A larger scale recent work from the whole collection of the twenty three units of blood series. Started 2016 and still in progress.

23 units of blood aluminium crosses onto rust edited

In the run up to the Colour Run project at Braemar Gallery in Springwood NSW. I’m having a look at all of the series of works over the years looking at twenty three units of blood.  This series is decolourised crosses representing each of the units of blood.  They are gilded (badly) aluminium onto rusted steel and other found metal objects.  It is harder than you expect to gild onto a rusted surface.  The size of this work is 80 x 30 x 90(h) cm.

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London – Conference

Recently I presented  at the 2018 Annual Association for Art History conference in London as part of a day long panel on Aural Affects and Effects: Explicit and Implicit sounds and rhythms in contemporary visual media put together by Olga Nikolaeva, Christine Sjöberg and Johnny Wingstedt.

Not only did several aspects of my research fall into place more clearly for me after my presentation (initially disrupted by the fire alarm!) and the follow up questions but also the other presentations in the thread provoked valuable insights that will also feed into the ongoing development of my thinking.

I have been working with the idea of sonnifying the predominantly wave form data visualisation of a bedside medical monitor display for nearly two years and have tested some of my early ideas out at two previous conferences. To confirm the value of my current position and at the same time expose aspects for future exploration was so reassuring.

Then to finish the conference there was an amazing and blunt keynote by Griselda Pollock.

 

 

Racing Patience ICU – video

https://vimeo.com/257997930Install shot - Fiona Davies Racing Patience ICU, 2018 phot credit Alex Gooding .JPG

In the card game Racing Patience ICU there are two players. One draws a central card that describes the patient’s stats when entering ICU. Starting at the same time, one player represents the ICU team trying to bring the patient back into the normal or survivable ranges for blood pressure, heart rate, blood oxygenation and rate of respiration. The other player sometimes called Death, attempts to take the patient out of those survivable ranges. Each player attempts to track the four parameters, keeping a rough tally in their head of the changes in the patient stats as each card is added to one of the four stacks. The players turn over their cards in groups of three, being able to play the top card only. It is not a social or fair game. It is extremely competitive and can be rough and physical as each player tries to get their card onto the stacks in the centre. Importantly there is no concept of taking turns. It requires an ability to focus on many things which are changing, all at the same time. At the end of five minutes an alarm sounds. The game is over. On a count-back the winner is decided. The winner is who determined whether the patient during that particular five minutes was in or out of the survivable range for the four vital signs. Who knows what happened in the next five minutes and if the ethics of particular interventions that drove the often widely swinging changes of the parameters were ever able to be considered.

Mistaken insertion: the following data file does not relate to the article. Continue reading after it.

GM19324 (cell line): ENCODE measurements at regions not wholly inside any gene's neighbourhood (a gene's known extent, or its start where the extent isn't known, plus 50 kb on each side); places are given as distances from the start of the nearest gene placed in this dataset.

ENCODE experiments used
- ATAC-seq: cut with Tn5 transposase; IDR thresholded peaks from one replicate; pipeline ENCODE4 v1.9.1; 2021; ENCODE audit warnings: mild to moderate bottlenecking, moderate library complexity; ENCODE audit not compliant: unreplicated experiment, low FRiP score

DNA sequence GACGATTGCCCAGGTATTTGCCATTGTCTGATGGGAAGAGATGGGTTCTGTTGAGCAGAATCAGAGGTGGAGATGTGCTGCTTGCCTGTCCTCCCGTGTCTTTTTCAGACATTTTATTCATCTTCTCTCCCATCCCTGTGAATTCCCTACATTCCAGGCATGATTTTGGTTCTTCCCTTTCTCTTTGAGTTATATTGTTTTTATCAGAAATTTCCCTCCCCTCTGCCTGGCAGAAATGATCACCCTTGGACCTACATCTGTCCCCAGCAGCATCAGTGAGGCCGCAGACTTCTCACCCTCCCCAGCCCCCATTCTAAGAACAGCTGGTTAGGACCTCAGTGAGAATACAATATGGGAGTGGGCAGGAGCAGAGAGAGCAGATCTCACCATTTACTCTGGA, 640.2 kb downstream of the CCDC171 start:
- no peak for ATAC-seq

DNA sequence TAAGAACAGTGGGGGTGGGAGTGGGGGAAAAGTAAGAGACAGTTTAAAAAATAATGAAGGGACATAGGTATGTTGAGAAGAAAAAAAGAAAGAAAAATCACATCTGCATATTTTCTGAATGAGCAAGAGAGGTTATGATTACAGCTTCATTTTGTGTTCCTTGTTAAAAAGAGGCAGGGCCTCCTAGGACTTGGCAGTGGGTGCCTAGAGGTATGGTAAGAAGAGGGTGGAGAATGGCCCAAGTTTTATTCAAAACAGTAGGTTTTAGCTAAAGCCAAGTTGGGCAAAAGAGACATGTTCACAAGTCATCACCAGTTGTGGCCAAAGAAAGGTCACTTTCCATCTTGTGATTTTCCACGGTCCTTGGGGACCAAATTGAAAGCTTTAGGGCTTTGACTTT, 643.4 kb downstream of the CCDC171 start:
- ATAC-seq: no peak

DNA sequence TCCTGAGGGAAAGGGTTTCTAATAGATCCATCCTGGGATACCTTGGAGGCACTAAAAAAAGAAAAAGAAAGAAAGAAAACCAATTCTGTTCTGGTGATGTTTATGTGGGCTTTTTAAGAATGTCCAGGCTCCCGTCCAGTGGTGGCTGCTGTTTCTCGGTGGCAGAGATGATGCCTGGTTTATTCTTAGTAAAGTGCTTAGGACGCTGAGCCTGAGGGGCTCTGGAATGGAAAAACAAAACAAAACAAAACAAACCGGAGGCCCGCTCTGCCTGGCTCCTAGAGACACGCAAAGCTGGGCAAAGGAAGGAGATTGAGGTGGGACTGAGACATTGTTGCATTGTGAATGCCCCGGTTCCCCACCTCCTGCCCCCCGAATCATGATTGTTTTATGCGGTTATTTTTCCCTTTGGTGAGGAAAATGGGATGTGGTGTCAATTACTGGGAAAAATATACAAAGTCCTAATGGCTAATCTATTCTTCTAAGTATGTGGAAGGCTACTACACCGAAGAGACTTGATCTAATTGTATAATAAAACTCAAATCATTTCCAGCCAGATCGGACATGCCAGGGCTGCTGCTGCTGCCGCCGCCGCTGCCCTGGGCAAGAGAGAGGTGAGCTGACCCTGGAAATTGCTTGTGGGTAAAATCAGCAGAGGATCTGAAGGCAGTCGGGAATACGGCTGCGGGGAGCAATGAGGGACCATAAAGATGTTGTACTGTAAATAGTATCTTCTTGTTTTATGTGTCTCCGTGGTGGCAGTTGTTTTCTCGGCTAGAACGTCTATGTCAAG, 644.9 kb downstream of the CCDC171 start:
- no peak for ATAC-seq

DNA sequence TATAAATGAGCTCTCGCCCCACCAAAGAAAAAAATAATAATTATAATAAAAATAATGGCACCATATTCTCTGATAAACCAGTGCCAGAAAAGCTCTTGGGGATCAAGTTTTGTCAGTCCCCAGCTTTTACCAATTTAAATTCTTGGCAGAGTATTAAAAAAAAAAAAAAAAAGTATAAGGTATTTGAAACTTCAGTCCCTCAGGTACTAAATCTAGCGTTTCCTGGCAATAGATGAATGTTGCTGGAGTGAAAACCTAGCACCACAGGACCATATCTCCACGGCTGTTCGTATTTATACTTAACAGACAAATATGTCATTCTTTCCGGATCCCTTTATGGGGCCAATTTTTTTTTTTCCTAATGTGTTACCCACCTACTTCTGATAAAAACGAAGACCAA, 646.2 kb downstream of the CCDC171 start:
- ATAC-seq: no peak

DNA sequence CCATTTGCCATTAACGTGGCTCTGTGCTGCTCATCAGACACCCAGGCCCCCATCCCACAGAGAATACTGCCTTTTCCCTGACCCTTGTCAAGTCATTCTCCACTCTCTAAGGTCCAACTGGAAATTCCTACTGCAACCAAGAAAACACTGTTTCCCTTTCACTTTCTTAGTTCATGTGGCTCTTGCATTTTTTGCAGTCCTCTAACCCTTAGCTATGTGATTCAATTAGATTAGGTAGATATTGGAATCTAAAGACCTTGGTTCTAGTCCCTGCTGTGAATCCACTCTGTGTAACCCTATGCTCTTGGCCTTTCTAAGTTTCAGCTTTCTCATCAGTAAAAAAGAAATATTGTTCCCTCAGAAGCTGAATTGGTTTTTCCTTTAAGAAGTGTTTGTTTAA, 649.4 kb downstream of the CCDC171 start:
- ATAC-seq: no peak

Documentation of the card game ‘Racing Patience ICU’